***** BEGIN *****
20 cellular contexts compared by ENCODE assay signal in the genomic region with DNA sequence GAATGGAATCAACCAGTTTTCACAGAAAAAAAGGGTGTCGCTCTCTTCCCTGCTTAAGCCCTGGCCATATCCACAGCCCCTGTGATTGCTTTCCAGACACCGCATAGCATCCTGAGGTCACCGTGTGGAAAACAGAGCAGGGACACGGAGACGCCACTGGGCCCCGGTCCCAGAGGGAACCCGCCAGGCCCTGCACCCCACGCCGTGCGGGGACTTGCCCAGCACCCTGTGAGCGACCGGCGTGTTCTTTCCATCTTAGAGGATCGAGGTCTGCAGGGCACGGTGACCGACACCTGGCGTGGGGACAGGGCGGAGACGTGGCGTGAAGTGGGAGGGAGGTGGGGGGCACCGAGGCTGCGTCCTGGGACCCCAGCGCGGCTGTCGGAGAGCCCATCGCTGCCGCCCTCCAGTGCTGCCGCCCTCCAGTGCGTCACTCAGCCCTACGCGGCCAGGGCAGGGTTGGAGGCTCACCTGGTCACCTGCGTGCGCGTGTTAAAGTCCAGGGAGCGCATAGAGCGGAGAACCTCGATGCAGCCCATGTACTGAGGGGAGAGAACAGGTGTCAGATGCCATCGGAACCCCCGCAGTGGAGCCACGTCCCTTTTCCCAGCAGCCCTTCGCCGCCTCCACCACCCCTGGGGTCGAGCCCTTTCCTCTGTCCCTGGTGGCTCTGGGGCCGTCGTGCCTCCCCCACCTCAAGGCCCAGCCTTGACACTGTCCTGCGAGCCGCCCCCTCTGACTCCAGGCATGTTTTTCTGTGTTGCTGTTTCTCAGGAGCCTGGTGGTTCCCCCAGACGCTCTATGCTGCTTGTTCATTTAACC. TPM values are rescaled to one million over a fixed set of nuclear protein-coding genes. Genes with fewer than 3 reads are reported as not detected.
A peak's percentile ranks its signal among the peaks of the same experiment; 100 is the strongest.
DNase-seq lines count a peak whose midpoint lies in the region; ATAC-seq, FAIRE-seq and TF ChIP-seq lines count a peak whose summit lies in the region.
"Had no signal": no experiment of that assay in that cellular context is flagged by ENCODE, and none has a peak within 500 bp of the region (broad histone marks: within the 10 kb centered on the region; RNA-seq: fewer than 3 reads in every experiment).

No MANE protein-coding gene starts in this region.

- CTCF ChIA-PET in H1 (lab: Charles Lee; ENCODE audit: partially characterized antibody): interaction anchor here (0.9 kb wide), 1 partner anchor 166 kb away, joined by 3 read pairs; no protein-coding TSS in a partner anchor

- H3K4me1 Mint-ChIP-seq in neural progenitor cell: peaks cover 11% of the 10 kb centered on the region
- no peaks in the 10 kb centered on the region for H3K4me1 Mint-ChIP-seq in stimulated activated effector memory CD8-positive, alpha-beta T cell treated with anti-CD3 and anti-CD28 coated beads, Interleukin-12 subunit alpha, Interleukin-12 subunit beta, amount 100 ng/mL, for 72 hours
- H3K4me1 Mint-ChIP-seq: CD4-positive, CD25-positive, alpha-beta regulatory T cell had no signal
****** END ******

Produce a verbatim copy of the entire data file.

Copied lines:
20 cellular contexts compared by ENCODE assay signal in the genomic region with DNA sequence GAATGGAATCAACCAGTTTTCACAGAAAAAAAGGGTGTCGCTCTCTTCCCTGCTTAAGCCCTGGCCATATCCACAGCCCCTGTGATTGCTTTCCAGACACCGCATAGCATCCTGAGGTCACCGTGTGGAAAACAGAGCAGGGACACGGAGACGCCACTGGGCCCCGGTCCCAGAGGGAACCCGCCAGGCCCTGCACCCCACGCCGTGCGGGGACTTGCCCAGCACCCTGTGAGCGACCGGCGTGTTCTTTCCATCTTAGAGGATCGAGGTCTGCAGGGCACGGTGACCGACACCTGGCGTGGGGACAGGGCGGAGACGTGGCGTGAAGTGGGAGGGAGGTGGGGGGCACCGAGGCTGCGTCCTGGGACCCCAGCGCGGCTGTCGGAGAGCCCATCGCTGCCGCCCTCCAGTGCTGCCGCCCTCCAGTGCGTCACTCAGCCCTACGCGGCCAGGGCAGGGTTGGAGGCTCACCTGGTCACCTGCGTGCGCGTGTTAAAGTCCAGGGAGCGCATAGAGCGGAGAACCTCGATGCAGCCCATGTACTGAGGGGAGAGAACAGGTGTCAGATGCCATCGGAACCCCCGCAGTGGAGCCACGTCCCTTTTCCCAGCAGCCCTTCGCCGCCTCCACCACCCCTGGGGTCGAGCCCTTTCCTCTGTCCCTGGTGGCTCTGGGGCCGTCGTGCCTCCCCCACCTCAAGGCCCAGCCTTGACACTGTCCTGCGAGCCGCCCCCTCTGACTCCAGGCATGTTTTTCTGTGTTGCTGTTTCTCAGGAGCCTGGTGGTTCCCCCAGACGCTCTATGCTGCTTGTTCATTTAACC. TPM values are rescaled to one million over a fixed set of nuclear protein-coding genes. Genes with fewer than 3 reads are reported as not detected.
A peak's percentile ranks its signal among the peaks of the same experiment; 100 is the strongest.
DNase-seq lines count a peak whose midpoint lies in the region; ATAC-seq, FAIRE-seq and TF ChIP-seq lines count a peak whose summit lies in the region.
"Had no signal": no experiment of that assay in that cellular context is flagged by ENCODE, and none has a peak within 500 bp of the region (broad histone marks: within the 10 kb centered on the region; RNA-seq: fewer than 3 reads in every experiment).

No MANE protein-coding gene starts in this region.

- CTCF ChIA-PET in H1 (lab: Charles Lee; ENCODE audit: partially characterized antibody): interaction anchor here (0.9 kb wide), 1 partner anchor 166 kb away, joined by 3 read pairs; no protein-coding TSS in a partner anchor

- H3K4me1 Mint-ChIP-seq in neural progenitor cell: peaks cover 11% of the 10 kb centered on the region
- no peaks in the 10 kb centered on the region for H3K4me1 Mint-ChIP-seq in stimulated activated effector memory CD8-positive, alpha-beta T cell treated with anti-CD3 and anti-CD28 coated beads, Interleukin-12 subunit alpha, Interleukin-12 subunit beta, amount 100 ng/mL, for 72 hours
- H3K4me1 Mint-ChIP-seq: CD4-positive, CD25-positive, alpha-beta regulatory T cell had no signal